Having passed the ominous shapeshifter At/Equal, Joseph Clayton Mills and Michael Vallera concentrate yet again on an almost beatless but blotchy circumambience with their last three tracks. The cheekily titled Untitled is another murky affair alright, supercharged with circular saw scratches, scraggy plasticizers, morse scythes and claustrophobic synth curtains whose actual source may well be a heavily processed guitar. While the majority of Maar’s material at least hints at a nucleus of beauty that is, if not tangible, then at least detectable amid the caproic interstices, here on Untitled the hexanoic acid prevents such teary-eyed notions of languor. The jagged jitters and heatings system recirculation successfully camouflage even a glint of hope, making this track more of a hopeless dungeon than a hazardous illuminant. The same can be said about S and its retrojected mid–90’s nihilism. Drums that are both hollow and aqueous, a gigantic thunderstorm of flashing laser pulses, asbestus capsules, caustic solutions and a mockingly mild-mannered pulsating endpoint continue to alter the photometry, agglutinating it with a darkness galore. Luckily, the actual finale Tres does not succumb to Lovecraftian dimensions any further, but rather ventures into a grayish abyss that is quite mellow in its own right, believe you me. Cauterized clicks, fizzling ventilation pipes, ligneous adjuvants, in short: a bokeh of droning machines is presented in this last installment. Everything remains peaceful and almost placid. It is as if only the antecedent raw corrosive powers, subversive threats and disintegrating obstacles made this somnolent epiphany possible.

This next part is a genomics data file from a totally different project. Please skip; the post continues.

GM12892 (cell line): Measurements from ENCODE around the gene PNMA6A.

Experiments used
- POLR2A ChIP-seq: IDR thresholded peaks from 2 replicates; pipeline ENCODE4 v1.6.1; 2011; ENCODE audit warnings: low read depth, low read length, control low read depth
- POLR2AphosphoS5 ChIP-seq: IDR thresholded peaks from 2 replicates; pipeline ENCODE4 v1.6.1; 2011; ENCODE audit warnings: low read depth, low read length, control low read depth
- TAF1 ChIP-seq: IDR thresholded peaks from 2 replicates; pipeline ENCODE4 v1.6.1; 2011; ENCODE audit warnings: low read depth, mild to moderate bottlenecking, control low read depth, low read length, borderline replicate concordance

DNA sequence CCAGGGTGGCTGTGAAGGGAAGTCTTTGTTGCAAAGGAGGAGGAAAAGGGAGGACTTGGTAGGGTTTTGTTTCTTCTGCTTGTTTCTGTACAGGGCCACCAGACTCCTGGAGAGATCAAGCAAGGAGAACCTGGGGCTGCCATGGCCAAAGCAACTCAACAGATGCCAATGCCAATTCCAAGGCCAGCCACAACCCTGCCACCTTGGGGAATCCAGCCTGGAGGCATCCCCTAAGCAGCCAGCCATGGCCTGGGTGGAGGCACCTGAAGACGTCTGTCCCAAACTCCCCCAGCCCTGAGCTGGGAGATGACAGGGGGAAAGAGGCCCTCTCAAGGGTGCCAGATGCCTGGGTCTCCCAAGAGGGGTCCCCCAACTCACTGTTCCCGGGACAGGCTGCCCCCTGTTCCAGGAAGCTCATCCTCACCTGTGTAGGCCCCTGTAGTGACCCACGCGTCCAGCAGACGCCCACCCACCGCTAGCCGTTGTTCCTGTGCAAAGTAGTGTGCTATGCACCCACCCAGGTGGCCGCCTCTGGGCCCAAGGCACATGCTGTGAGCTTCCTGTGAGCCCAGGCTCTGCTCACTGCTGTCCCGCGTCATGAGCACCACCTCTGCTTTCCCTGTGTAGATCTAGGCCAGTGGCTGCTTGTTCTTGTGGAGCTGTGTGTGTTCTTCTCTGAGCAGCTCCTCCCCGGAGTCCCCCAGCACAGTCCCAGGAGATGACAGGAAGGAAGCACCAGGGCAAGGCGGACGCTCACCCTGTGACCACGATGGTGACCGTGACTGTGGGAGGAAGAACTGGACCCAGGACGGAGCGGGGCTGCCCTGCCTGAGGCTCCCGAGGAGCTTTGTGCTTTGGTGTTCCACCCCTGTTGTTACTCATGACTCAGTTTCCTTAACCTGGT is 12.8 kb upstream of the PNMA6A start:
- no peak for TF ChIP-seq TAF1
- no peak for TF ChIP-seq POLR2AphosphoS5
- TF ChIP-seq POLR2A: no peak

Maar’s Ceto fits perfectly into the overall scheme of Umor Rex and its back catalog, and my usual pairing of Drone/Glitch is also perfectly suitable a description here, even though this dualism may only technically cover the tape’s genre aspects. The duo’s aesthetic decisions are of equal importance though. The carefully created – and curated – array of machine drones, glittering gongs, reverberated clicks and masked guitar protuberances is always warm, but not necessarily warmhearted. The levels of energy, the sheer amount of heat and humid corners make Ceto a vibrantly calorific tape that runs on all cylinders, even in those instances where silence threatens to take over. The synth-like globs that are hidden in most of the tracks are gorgeously resplendent counterpoints to the glitchier side. Once Joseph Clayton Mills and Michael Vallera rev up the beats and rhythm sections, Ceto turns into a flashback, a retrogressive allure whose bedazzling percussion is mercilessly accompanied by the oomph of those beats. Stainless steel and industrialism work well together after all. It is, I believe, no coincidence that Ceto’s front artwork features a cautiously grainy black backdrop – in lieu of a monochromatic blackness – and adamantly rectilineal 3D patterns hued in a semi-argentine contrast. It is the silvery aura, the alloy of orderly metallics and the contrapuntal whirling vortex of frequencies that is key to the innermost elemental occurrences of Maar’s full-length debut. A volcanic tape.


Further listening:

  • Ceto is available at Bandcamp and the distributors Morr Music and Thrill Jockey
  • One half of Maar tweets, and Umor Rex is always present as well: @Michael_Vallera & @UmorRex.


Ambient Review 378: Maar – Ceto (2014). Originally published on Sep. 24, 2014 at